When Channel 4 started showing the ‘How Clean is Your House’ series six years ago, ASDA announced a double-digit sales increase of traditional cleaning products such as scouring powder, white vinegar and lemon juice as a direct result.
In October 2003 the press release for Penguin’s tie-in book by Kim Woodburn and Aggie MacKenzie quoted these impressive statistics. It also named Ed Watson, a spokesperson for ASDA, saying thanks to the two intrepid ladies our great nation wasn’t afraid to roll up its sleeves, get the scouring powder out and get scrubbing.
But that doesn’t go for all of us these days. According to Mintel’s report from March this year, an estimated 10.3 million adults in Britain loathe any form of housework. The research experts say this loathing is ‘a key reason’ for the 2-percentage point decline in heavy use of household cleaners since 2007. Although over three quarters of adults really care about their house being clean, the proportion has fallen by almost 3 percentage points since 2004.
Even so, the manufacturers are still cleaning up on cleaning sales. Valued at almost £4.4 billion in 2008, the market for household cleaning products and appliances has grown nearly 7% since 2003.
Perhaps remembering the Queen video for ‘I Want To Break Free,’ with Freddie Mercury and colleagues doing the housework and visibly enjoying it, Mintel’s say the ”use of appliances has a positive impact on consumer attitudes towards household cleaning,” and significantly reduces their hatred of the task.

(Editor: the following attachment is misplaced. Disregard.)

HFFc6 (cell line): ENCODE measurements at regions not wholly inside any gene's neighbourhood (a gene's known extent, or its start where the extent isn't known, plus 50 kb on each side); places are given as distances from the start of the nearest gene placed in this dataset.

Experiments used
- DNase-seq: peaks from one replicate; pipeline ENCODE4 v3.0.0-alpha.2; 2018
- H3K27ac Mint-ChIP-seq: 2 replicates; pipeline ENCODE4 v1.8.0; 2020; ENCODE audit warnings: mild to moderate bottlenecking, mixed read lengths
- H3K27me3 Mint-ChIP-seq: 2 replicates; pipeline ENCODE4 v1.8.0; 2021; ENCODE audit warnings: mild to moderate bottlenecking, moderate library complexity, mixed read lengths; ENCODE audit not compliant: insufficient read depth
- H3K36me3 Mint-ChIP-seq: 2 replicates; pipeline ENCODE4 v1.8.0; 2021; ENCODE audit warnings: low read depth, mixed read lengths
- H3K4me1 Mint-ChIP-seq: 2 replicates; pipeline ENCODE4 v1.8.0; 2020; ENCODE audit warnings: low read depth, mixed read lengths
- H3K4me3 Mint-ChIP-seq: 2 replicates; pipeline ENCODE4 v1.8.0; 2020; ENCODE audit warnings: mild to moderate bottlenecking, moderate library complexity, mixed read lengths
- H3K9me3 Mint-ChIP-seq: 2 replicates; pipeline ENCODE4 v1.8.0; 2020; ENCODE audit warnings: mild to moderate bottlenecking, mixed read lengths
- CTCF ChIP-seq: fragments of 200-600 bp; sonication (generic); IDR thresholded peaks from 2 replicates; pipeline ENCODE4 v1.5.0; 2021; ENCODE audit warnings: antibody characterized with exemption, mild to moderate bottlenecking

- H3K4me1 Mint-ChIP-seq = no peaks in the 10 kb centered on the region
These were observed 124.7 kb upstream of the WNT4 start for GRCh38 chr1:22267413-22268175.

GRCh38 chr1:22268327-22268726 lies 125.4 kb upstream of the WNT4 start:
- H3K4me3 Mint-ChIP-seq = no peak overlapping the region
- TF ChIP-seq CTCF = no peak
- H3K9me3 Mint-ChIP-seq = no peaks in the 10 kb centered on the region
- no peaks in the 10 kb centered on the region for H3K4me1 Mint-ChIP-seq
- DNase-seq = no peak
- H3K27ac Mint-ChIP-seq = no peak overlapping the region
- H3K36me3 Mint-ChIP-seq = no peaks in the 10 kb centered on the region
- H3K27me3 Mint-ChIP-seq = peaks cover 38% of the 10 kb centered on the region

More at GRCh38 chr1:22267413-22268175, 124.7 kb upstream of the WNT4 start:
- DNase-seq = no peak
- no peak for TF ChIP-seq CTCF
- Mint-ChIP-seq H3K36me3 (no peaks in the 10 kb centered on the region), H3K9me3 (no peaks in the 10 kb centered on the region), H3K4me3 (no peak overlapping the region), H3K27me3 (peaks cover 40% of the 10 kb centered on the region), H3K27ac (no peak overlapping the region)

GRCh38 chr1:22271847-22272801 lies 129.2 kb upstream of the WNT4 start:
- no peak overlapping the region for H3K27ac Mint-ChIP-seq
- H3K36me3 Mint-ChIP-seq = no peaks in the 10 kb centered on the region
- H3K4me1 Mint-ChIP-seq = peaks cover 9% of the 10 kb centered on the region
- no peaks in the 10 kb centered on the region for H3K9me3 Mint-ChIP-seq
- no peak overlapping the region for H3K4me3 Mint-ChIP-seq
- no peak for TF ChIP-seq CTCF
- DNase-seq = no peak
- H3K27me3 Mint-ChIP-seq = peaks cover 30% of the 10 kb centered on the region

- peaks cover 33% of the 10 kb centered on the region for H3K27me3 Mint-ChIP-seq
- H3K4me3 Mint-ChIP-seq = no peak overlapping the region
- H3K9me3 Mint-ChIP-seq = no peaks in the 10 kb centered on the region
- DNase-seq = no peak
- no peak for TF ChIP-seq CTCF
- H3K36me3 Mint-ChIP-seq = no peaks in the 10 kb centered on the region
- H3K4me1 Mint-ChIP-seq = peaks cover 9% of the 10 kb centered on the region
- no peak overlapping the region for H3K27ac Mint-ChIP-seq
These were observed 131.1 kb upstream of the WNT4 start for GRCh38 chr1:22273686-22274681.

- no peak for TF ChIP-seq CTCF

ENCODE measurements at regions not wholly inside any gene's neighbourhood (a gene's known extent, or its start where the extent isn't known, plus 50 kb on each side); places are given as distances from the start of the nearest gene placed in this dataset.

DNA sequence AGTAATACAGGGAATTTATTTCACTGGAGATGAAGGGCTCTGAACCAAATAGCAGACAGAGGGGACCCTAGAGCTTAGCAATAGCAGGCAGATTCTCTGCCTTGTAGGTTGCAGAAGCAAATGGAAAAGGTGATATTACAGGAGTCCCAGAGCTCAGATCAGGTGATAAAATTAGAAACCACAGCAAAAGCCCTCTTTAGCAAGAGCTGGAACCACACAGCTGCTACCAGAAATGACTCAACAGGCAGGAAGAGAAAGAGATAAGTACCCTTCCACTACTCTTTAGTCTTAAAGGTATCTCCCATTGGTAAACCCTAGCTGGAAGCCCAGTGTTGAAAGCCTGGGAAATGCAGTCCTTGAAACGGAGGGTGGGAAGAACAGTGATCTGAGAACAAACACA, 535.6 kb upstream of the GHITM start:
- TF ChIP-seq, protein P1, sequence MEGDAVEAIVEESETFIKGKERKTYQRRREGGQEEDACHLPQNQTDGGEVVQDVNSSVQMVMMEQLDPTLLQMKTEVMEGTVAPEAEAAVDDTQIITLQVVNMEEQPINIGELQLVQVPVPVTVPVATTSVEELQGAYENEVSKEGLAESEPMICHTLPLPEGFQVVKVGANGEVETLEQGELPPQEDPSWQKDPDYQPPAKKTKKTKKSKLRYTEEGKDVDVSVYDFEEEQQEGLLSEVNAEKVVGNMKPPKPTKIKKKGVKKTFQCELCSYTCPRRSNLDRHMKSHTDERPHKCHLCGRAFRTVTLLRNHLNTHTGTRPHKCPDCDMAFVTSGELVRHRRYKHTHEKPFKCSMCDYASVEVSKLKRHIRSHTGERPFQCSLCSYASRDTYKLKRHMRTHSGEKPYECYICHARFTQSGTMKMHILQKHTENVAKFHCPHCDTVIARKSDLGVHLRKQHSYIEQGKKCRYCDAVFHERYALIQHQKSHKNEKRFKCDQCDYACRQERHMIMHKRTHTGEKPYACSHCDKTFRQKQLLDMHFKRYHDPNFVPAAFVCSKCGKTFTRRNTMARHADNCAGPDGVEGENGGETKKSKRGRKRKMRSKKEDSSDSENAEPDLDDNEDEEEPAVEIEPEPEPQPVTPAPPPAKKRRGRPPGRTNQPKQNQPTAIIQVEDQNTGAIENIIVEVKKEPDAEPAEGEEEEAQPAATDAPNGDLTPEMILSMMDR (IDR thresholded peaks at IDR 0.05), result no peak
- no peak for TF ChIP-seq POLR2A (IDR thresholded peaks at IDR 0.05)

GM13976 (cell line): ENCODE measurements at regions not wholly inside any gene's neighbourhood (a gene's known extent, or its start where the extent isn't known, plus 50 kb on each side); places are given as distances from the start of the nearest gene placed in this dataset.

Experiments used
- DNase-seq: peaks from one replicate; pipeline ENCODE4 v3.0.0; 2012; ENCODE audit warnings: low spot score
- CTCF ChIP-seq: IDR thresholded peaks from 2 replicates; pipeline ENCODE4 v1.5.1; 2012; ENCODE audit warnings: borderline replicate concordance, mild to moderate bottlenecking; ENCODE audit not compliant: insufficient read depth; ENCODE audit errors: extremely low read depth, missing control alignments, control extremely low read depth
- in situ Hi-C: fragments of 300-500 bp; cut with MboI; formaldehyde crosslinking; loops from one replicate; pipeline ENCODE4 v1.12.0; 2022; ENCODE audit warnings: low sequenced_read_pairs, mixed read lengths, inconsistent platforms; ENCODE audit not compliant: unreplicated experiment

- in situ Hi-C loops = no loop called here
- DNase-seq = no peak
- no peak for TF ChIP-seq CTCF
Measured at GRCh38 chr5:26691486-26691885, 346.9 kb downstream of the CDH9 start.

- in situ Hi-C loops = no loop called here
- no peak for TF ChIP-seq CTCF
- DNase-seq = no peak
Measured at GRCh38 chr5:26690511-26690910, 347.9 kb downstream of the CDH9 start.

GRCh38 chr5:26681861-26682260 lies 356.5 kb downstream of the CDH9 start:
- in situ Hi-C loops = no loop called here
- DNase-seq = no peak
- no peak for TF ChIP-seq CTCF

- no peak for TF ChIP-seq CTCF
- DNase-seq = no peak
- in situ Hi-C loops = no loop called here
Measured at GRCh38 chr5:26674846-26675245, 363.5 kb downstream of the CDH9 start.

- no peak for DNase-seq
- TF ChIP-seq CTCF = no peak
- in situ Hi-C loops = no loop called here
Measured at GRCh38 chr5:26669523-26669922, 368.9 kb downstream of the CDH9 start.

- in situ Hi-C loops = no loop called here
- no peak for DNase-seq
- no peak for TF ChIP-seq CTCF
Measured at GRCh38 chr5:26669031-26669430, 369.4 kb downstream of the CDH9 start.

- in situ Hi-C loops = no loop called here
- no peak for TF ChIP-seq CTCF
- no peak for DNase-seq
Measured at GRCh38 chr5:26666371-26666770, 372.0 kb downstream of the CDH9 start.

Products that offer other benefits besides cleaning are also popular among consumers, such as household fresheners that help create ambience rather than just masking or neutralising unpleasant odours.
Mintel say our general apathy towards household chores is typically lower in those households where everyone does their bit. Smaller households are more likely to hate cleaning, as there are fewer people to share the chores with and everyone has to do them…
Innovation and advertising spend in the cleaning market tends to be concentrated on products for the more popular household chores, such as doing the laundry or scenting the home. Innovation is limited in products tackling the most hated chores: NPD in oven and toilet cleaners as well as ironing is limited and fails to engage the consumer on an emotional level.”
As you would expect, a lack of advertising for these products tends to result in a fall in usage levels for particular items. Furniture polish is steadily falling and, Mintel say, without prompting and reminding, this is likely to be a chore that the consumer does less frequently, so sales will dwindle unless it is brought to front of mind. Even so, the bottom line is, cleaning products will remain strong sellers and much in demand.
The Grocery Trader